How to Create a Workplace Culture Around Employee Recognition


Lillie VogtContent Creator at Collato

Tuesday, September 13, 2022

In a competitive landscape for recruiting and retaining talented employees, companies are searching for strategies to attract top talent while maintaining business growth. But in pursuing new ideas, leaders may be glossing over a simple execution method: To create a workplace culture around employee recognition.

Article 5 Minutes
How to Create a Workplace Culture Around Employee Recognition
  • Home
  • HR
  • Leadership
  • How to Create a Workplace Culture Around Employee Recognition

If you’re looking for a way to foster strong company culture and a closer, happier, and more motivated organization, read on to uncover why celebrating wins may be the answer you’re looking for.

What is company culture?

Company culture is shared values, practices, and behaviors that characterize an organization. It guides how employees feel about their work and how they interact with each other. Culture develops over time and influences all aspects of work-life.

The benefits of a positive company culture

  • A company culture identifies its values: It describes the organization's core. What the business does, what kinds of customers it serves, and how it goes about reaching its goals. A positive workplace atmosphere shapes employee and customer perceptions of your brand.
  • A harmonious organizational culture helps retain the top talent: Every employee wants to feel a sense of belonging at work. People who feel comfortable and appreciated are likelier to stay with a company. In fact, 79% of people who quit their jobs claimed that lack of recognition was the primary reason for their decision to leave. Positive cultures put policies in place that make employees feel connected to the company and each other, decreasing retention rates. 
  • A supportive workplace culture boosts productivity: Productivity stems from a workforce that feels supported, valued and appreciated. When you have a positive culture that gives employees the tools they need to succeed, they will be inspired to produce their best work.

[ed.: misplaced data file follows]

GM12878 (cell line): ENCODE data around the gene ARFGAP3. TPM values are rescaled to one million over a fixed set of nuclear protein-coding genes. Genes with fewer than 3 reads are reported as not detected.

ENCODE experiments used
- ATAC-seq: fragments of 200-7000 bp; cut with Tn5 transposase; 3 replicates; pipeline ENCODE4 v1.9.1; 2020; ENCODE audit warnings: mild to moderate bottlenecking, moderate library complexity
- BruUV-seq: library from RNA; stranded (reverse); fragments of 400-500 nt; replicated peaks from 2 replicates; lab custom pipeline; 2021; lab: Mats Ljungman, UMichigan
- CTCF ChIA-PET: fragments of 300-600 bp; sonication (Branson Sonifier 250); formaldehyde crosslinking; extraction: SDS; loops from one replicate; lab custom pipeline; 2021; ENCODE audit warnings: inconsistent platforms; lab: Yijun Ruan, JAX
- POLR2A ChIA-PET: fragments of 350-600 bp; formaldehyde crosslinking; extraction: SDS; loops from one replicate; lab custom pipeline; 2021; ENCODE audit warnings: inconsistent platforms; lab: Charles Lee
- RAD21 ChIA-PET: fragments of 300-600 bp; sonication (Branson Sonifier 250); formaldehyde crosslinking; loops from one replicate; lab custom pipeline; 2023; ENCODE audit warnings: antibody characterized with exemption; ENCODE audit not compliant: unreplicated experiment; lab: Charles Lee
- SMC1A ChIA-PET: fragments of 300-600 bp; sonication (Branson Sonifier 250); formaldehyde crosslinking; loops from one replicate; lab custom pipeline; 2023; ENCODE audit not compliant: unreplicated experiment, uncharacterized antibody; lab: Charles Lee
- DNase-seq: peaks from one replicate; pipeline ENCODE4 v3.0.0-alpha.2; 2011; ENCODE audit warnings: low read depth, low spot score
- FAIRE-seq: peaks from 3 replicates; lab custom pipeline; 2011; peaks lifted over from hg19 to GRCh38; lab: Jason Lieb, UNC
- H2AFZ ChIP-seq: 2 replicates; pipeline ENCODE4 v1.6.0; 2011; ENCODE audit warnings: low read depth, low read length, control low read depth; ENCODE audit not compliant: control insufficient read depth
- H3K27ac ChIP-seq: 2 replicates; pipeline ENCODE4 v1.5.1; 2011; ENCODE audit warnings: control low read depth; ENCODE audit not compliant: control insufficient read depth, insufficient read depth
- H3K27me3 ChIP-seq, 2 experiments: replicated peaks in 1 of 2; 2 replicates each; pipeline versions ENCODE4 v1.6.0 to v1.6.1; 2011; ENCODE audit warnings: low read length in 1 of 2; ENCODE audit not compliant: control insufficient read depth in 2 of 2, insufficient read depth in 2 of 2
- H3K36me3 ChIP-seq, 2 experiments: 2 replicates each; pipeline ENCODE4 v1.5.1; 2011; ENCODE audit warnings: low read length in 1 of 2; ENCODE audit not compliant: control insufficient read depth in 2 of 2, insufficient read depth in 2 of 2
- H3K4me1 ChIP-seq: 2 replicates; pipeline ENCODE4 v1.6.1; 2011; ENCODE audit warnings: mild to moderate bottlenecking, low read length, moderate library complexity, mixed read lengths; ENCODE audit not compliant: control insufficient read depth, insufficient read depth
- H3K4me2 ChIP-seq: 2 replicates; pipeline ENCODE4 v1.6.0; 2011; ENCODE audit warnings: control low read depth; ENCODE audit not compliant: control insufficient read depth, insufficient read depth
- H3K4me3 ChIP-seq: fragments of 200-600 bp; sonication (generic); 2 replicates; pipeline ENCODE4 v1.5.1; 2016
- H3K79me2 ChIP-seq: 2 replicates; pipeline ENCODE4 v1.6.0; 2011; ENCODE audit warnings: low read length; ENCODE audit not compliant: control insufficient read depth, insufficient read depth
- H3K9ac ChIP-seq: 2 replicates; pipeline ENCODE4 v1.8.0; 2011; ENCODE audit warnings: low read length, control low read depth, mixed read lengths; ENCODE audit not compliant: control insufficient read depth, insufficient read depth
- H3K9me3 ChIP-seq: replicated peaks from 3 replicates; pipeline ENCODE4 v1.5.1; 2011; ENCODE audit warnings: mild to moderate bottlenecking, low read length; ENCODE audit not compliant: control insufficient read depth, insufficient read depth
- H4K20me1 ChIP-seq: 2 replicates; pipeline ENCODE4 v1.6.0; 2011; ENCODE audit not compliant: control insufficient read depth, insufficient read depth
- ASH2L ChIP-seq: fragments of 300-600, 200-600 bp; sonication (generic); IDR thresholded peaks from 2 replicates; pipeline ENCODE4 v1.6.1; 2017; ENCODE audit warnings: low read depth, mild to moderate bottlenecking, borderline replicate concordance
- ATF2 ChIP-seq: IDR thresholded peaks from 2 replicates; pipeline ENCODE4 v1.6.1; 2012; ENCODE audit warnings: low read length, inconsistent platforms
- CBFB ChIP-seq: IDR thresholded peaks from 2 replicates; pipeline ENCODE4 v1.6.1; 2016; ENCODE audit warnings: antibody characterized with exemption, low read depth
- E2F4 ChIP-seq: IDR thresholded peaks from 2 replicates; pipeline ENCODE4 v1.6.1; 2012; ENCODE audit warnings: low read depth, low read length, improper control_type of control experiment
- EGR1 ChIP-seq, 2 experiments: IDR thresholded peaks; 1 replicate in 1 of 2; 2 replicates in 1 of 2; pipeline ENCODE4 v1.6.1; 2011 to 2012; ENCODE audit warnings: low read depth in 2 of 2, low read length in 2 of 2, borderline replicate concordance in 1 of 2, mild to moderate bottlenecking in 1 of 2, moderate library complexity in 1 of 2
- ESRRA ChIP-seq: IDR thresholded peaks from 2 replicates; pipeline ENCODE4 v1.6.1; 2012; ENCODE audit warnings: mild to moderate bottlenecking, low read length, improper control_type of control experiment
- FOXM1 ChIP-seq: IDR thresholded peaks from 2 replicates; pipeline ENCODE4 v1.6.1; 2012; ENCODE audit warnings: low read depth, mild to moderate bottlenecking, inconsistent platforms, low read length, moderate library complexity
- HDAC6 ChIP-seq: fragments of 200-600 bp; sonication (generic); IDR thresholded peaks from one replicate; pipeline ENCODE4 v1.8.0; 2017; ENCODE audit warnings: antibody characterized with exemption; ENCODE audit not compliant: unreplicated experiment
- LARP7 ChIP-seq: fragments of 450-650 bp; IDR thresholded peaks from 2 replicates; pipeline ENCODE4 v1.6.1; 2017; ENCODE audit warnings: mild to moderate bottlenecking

What does leadership have to do with culture?

Leadership and culture are closely linked. Executives and managers often set new cultures in motion, implanting values and beliefs through their leadership styles. For example, if a founder prioritizes a healthy work-life balance, the company would implement a culture that supports hybrid or remote working, flexible working arrangements and family-friendly policies. Leaders establish the values, mission and operating norms of a company, therefore they’re the backbone of organizational culture.

Why leaders should celebrate success for a better company culture

To best stimulate a workplace culture that aligns with organizational objectives, practicing individualized recognition and celebrating successes that align with the company is imperative. 

Your employees care what you think

A large factor of effective recognition is by making it memorable, which usually means thinking about who is giving praise. According to a Gallup survey, employees were asked who gave them their most memorable recognition. The results showed that the most notable instances came from managers (28%), high-level leaders (24%), the manager’s manager (12%), a customer (10%) and peers (9%).

What’s significant about these findings is that employees feel the most acknowledged when managers and leaders positively recognize their work. In other words, even a small amount of high-level recognition will positively influence an employee, leading to higher motivation and engagement. Employees value what leaders think about them, so be generous with your praise!